A fashionable walking cane to complete your Victorian/Steampunk/Goth get-up.
Bring out the DIY dandy in you!

I used ready-made parts, which make it a bit more expensive - especially the ornament, which counts for 2/3 of the cost. However, if you can find an old ornament or door-knob, this project is dirt-cheap.

You can whittle your own cane, if you want to:

Step 1: Shoppy Time!

Shop around for:
1. Glide-pins (big "tacks"), prefrably with rubber soles (you will only need one per walking cane).
2. Curtain-rod (or whittle a staff); length: +/- 1 meter
3. Curtain-rod ornament / doorknob, or salvage or cannibalize one instead.
4. (Outdoor) woodstain, paint and/or varnish. Pick your own color.
5. A flat paintbrush
6. Some string

I found all this stuff at my local hardware-store, but (thrift)shopping for a nice ornament / (door)knob pays off double, since it is the heart and soul of your cane and by far the most expensive part.

<p>That handle/ornament looks like an old fireplace knob. If anyone else is making one and looking for something with more support, if you trawl ebay and local antiques stores you can often find some very sturdy examples, though they may have a fireplace attached.</p>
I don't know if my comment went through but here it is: what about taking a thin piece of bar stock or small copper tubing and drill a hole in top of the wooden rod and solider or bend the end of the wire to it?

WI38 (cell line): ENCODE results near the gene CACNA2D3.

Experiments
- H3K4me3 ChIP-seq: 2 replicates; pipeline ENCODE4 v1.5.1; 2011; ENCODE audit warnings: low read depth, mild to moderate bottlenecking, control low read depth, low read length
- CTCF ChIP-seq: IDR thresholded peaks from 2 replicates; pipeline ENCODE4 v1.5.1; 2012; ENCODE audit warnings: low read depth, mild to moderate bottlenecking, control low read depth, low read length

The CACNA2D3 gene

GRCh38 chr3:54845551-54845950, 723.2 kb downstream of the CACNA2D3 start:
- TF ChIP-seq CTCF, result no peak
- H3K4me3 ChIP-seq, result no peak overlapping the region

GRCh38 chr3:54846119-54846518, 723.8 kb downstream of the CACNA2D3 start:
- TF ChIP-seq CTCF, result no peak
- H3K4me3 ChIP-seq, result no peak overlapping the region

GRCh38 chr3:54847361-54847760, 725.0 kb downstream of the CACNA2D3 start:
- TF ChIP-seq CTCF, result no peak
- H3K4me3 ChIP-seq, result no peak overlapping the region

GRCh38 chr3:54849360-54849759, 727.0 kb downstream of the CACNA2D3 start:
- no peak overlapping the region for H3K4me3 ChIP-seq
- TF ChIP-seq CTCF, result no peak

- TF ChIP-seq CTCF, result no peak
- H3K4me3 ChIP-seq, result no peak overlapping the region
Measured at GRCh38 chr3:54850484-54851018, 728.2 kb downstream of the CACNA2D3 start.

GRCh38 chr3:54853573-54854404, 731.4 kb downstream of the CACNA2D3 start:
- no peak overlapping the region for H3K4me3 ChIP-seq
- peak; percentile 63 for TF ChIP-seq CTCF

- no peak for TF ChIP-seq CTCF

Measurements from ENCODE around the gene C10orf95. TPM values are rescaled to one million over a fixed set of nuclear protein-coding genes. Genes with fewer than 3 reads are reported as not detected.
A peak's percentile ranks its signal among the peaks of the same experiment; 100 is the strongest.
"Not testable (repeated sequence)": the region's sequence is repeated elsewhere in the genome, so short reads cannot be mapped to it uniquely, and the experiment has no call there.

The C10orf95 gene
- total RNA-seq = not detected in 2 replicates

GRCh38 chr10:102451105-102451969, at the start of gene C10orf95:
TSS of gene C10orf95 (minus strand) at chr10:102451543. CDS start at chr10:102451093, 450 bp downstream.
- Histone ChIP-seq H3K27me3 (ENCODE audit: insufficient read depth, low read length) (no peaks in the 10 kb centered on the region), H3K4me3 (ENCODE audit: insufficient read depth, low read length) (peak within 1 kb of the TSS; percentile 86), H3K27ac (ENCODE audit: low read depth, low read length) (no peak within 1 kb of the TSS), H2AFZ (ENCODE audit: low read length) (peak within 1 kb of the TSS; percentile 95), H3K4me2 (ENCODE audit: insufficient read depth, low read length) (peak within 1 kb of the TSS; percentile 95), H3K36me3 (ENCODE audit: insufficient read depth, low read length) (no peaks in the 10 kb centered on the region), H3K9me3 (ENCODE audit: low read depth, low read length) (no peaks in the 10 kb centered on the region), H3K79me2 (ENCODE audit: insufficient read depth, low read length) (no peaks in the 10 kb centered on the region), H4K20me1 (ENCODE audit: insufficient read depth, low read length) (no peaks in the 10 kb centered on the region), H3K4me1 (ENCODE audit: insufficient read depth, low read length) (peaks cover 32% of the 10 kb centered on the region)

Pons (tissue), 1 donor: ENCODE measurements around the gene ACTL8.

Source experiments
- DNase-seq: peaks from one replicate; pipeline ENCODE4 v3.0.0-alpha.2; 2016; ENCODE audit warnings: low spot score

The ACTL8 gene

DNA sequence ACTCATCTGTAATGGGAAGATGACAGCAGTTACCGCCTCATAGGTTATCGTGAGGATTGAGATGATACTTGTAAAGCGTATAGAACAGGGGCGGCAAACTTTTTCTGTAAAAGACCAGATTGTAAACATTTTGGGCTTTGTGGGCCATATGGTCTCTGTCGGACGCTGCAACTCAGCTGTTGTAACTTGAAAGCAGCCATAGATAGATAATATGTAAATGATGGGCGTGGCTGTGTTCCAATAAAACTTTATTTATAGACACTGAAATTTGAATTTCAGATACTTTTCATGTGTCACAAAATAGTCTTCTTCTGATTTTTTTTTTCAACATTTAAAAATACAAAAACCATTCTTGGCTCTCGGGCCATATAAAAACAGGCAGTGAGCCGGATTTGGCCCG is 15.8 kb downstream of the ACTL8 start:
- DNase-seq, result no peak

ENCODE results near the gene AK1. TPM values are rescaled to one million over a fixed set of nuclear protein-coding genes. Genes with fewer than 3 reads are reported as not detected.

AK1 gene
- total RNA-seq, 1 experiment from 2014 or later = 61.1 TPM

So where's the hidden Tesla coil? Now that'd be awesome!
Where do you find glide pins?&nbsp;&nbsp;Hardware store?<br />
In the screws &amp; nails section of my friendly local hardware store.
i walk with a cane and im giving it great consideration to make this. i have one question about it though, how does it feel to walk with it in you hand after leaning on it?
It compresses about half-way in, so it supports you when leaning on it, though an inch or so lower than it looks. The drawback is in placing the cane when walking:<br> it wobbles in all directions, so you are swinging it into position rather than pointing it into position. So I won't recomment this design if you really *need* a cane. It's just too uncomfortable.<br>If you make it a &quot;fashionable&quot; length you can grip it under the knob and use it like a staff. However, this isn't enough support for someone who *needs* to lean on it.<br><br>I did find a couple of useable spriralling curtain ornaments which are sturdy enough to support without compressing and wobbling, so I hope you can find such as well. I haven't found these in copper though, but they could be painted.
I like the visual effect the spiral fob gives, although putting one's full weight on a wire handle may not be the most ergonomic surface. Nice design for a found object piece. <br> <br>However, should you be interested in a wooden handled cane, please visit: www.bigstickcanes.com <br>
is that little knobby thing bouncy.... because I bet it's bouncy... boing boing!<br />
Boing Boing indeed ;-) <br /> It's a bit... flexible. So I'm glad the length is &quot;fashionable&quot; (1 inch longer), so it can be gripped below the knob. Though even when leaning on it the spring is strong enough to sagg in for only half it's hight. <br />

About This Instructable




Bio: Happy Mutant, Foodie, Techie, Foodtechie and Maker with side-interests in: synthsounds, boardgame-design, flatpack-furniture & 3D printing.
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